How to Begin Homeschooling When You Don’t Know What to Do!

Updated 9/30/2022.

Just do it.

You think you want to homeschool, but you’re not ready. You may never be. And if you’re a perfectionist, it’s even worse, because your plans will never be perfect enough. So just do it. Jump in and declare that you are homeschooling and then worry about the rest after you’ve taken your first trip to the park and baked some cookies or whatever you like to do for fun.

Know where to ask for help.

Don’t go to the State Department of Education or local school for your homeschooling information. You want accurate information from a state organization that specializes in your state and supports your desire to homeschool.  Every state organization is going to have easy-to-understand information, and they’ll give it to you for free without scaring you. Your homeschooling friends can help, and if you live in California, I can too.

Your child won’t be behind.

Schools like to perpetuate the myth that a child who misses even a day of school will forever be behind.  Oh, gasp, just think of the important wisdom they might miss . . . not!  It’s convenient for schools to have every child there every day, and they also don’t collect funding for a child if they are absent. So that’s what this is all about. As a homeschooler, you have plenty of time, and it’s ok not to keep regular school hours – in fact, it can be a good thing! You also have a full year to accomplish what you want, so be easy on yourself. Your child won’t fall behind.

Don’t worry about grade level.

As a homeschooler, grade level can be a thing of the past. Let your child be in the same grade as is typical for his age, for purely social reasons. And then teach your child what they need to know, whether it’s below or above grade level. The important thing is that progress is being made, and you’ll enjoy the freedom of not worrying about whether they are ahead or behind, but just that they are learning what is right for them today.

Write your plans for the year in pencil. 

Ok, you don’t really need to use a pencil, but you need to be able to easily change (or erase!) those plans. No one can possibly imagine what their child might need to know 6 months from now!  Make a rough outline if you want (or don’t) but be willing to change often because you’re going to need to adjust. If you are unwilling to bend, you will be miserable, and you’ll also miss some wonderful learning moments!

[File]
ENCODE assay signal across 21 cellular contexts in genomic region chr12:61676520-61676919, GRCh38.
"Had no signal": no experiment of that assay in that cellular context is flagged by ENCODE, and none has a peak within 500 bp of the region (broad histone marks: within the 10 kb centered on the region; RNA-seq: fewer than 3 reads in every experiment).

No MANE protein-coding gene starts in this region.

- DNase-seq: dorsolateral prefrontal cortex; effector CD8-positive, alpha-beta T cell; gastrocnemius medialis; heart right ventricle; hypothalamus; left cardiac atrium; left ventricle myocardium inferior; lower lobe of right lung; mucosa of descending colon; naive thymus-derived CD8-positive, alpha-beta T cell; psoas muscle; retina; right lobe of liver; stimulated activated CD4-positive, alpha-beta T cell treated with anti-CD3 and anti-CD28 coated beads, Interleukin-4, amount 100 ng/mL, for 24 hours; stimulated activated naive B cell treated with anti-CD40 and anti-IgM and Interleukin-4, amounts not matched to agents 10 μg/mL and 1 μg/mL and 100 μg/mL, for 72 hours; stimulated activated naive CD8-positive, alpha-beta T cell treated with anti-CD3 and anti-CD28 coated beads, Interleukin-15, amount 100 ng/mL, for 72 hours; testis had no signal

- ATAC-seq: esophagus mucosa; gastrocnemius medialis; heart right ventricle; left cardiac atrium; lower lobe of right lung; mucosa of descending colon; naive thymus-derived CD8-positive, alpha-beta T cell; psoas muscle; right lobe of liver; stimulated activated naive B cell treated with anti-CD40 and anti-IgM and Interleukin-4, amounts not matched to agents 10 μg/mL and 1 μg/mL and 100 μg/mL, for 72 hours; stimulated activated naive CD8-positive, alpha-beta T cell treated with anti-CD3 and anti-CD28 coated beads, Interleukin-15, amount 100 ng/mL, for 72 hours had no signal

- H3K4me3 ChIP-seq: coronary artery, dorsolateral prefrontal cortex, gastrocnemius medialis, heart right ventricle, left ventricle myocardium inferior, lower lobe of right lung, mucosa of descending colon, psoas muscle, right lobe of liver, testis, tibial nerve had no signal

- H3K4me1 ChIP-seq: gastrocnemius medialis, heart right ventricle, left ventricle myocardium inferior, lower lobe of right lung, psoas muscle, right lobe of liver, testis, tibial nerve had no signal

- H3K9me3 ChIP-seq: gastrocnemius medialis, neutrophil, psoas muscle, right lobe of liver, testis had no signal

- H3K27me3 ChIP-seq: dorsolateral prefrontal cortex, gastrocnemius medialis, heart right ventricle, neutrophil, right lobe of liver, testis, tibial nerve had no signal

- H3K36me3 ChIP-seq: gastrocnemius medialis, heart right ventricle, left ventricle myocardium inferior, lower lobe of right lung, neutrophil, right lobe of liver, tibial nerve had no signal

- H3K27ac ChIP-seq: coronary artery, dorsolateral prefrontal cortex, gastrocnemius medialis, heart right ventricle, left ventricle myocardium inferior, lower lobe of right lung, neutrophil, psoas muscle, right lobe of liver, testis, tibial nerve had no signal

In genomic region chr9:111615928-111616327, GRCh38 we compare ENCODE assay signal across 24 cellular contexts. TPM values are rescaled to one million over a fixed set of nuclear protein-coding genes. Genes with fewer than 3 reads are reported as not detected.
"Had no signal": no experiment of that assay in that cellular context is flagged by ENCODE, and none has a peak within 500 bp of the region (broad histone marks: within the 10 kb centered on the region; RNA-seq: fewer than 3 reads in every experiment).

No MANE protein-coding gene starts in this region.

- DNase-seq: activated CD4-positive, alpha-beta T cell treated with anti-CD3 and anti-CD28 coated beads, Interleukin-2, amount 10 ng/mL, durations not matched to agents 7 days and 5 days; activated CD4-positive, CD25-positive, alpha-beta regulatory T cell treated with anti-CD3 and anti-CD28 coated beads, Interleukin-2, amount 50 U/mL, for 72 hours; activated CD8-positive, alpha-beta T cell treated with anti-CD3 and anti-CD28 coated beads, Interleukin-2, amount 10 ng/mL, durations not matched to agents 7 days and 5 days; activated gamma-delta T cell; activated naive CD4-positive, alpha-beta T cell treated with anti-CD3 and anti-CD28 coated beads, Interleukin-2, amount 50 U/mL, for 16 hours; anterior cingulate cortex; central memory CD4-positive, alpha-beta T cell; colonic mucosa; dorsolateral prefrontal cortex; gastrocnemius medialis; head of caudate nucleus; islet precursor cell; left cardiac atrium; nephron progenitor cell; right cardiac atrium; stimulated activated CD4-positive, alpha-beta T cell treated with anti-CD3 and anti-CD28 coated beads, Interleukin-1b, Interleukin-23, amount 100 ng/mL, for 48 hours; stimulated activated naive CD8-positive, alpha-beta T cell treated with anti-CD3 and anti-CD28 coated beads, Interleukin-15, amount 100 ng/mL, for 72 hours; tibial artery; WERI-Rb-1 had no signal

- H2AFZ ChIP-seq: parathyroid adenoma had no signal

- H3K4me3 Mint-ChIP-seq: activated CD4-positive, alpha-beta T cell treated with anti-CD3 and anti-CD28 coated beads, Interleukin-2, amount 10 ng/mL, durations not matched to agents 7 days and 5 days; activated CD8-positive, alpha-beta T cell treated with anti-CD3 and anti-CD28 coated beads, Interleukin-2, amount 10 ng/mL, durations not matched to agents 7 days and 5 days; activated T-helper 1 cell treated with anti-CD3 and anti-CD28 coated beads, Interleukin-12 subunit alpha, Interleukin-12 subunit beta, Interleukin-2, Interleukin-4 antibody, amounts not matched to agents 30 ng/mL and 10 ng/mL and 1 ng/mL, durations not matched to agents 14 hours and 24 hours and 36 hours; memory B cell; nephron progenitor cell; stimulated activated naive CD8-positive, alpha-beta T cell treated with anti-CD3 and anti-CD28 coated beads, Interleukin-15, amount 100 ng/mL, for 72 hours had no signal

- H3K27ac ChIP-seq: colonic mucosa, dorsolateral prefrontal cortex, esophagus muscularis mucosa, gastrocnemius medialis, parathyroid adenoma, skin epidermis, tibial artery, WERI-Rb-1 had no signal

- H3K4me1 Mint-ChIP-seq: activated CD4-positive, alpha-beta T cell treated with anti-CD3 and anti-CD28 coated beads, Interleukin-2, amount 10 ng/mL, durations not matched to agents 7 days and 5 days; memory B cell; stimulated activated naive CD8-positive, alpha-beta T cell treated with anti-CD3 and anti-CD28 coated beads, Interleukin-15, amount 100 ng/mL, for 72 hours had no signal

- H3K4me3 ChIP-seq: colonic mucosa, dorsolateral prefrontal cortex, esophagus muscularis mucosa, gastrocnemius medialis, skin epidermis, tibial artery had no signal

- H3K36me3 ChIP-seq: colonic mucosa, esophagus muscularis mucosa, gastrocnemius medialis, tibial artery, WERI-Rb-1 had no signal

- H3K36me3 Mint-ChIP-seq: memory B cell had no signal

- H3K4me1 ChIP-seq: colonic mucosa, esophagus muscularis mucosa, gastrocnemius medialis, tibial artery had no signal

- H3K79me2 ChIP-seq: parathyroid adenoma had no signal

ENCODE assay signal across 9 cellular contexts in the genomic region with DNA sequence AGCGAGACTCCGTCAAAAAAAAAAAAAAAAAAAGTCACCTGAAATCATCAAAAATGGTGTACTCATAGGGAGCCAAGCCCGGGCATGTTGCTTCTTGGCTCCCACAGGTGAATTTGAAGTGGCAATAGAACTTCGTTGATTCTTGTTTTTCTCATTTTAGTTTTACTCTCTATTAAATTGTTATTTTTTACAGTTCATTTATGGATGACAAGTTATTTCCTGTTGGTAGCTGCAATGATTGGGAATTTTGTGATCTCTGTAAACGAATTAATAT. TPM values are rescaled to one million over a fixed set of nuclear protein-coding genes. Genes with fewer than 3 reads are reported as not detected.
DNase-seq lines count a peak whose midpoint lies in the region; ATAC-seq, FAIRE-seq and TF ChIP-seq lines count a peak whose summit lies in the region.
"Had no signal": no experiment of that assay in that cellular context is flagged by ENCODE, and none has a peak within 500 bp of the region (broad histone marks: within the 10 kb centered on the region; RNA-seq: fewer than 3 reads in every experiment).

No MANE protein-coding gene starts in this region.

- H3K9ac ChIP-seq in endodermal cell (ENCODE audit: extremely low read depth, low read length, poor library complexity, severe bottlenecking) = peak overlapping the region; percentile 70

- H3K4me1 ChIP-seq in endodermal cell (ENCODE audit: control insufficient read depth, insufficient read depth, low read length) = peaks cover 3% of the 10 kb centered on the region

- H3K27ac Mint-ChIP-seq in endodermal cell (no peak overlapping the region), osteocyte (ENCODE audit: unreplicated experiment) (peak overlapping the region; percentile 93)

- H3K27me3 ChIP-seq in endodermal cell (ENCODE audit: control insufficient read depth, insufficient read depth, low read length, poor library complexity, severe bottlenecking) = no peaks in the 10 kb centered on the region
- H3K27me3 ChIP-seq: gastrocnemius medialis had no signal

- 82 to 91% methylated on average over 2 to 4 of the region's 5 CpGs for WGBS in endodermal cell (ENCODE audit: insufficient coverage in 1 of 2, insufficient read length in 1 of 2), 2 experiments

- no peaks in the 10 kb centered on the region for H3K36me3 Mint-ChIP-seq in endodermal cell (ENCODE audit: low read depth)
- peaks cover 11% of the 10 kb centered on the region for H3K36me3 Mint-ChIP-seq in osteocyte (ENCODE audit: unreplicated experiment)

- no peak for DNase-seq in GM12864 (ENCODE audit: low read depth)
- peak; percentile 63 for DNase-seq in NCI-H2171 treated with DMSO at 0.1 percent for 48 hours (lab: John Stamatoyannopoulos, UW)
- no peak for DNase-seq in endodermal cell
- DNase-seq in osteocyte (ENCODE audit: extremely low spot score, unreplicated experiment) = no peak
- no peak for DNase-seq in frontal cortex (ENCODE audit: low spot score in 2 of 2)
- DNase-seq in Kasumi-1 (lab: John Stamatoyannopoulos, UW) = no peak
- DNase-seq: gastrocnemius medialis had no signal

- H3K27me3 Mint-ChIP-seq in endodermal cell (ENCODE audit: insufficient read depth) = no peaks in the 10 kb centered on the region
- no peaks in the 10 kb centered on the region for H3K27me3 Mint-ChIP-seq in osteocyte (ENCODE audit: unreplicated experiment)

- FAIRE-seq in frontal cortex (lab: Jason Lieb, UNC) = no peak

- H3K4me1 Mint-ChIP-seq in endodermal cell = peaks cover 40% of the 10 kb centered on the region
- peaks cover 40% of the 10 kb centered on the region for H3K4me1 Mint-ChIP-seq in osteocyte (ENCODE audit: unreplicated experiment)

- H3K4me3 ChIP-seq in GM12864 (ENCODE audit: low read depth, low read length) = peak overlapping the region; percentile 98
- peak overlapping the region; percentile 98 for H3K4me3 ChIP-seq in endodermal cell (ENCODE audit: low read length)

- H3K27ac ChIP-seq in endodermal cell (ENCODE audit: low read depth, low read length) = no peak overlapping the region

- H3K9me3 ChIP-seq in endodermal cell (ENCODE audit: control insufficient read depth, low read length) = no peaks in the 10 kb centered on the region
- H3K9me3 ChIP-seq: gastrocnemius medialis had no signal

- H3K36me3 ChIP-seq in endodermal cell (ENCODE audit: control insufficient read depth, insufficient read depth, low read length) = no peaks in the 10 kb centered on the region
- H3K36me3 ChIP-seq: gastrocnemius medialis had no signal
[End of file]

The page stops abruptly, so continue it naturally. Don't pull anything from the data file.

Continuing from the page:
A few do’s, don’ts, and suggestions.

  1. Don’t assign a book report. If your child loves to write and wants to write an Amazon review or volunteer details about the books, that’s fine. But please don’t think you need to assign a book report just because schools do it. We don’t ask adults to do book reports. It would ruin the story for us. So don’t ask kids to do it!
  2. Read aloud to your child, even if they are older and reading. Reading aloud is a wonderful shared experience. If you look for chapter books that are worth sharing and above their reading level, you will be doing some quality homeschooling. (For more information, see the list of books I read to my son when he was young, CLA’s Pinterest read aloud list, and also some thoughts on why it’s ok for a child to be busy while you read.)
  3. You don’t have to give tests. Same reason as #1 (you wouldn’t want someone testing you every time you learned something or to prove you were really paying attention). Just listen to your child, and you’ll soon know what they understand.
  4. Kids learn a lot while playing, so give them lots of unstructured time.
  5. Get your homeschool ideas from many sources. There’s no one right way to homeschool, so take what you like from different books, speakers, and friends and make it your own.
  6. Be prepared for the inevitable comments from friends and family who may worry about your homeschooling choice (and yes, your children will be socialized and go to college if they choose!).
  7. What does your child want to learn? Ask!

Find a local homeschool group.

Don’t just find a group, go to their weekly park days and field trips, and contribute your great ideas. Get involved. This is your support group, and your kids may need the friends, but so do you! If you don’t like the group (it happens), start your own group and soon parents will hear about it and gladly attend.


Trust that it’s going to be ok. Sure, you’re nervous! And you’re not ready. But you know you can do it. Take it one day at a time.

Karen Taylor’s always homeschooled son attended a local community college after graduating from homeschooling. He transferred to UC Berkeley as a junior, and received a PhD in neuroscience from UCSF.  She shares homeschooling comments and links on Facebook, Pinterest, and this blog.
Here are some more blog posts for new homeschoolers.  Just remember, you can do it! I hope you have a great homeschooling year!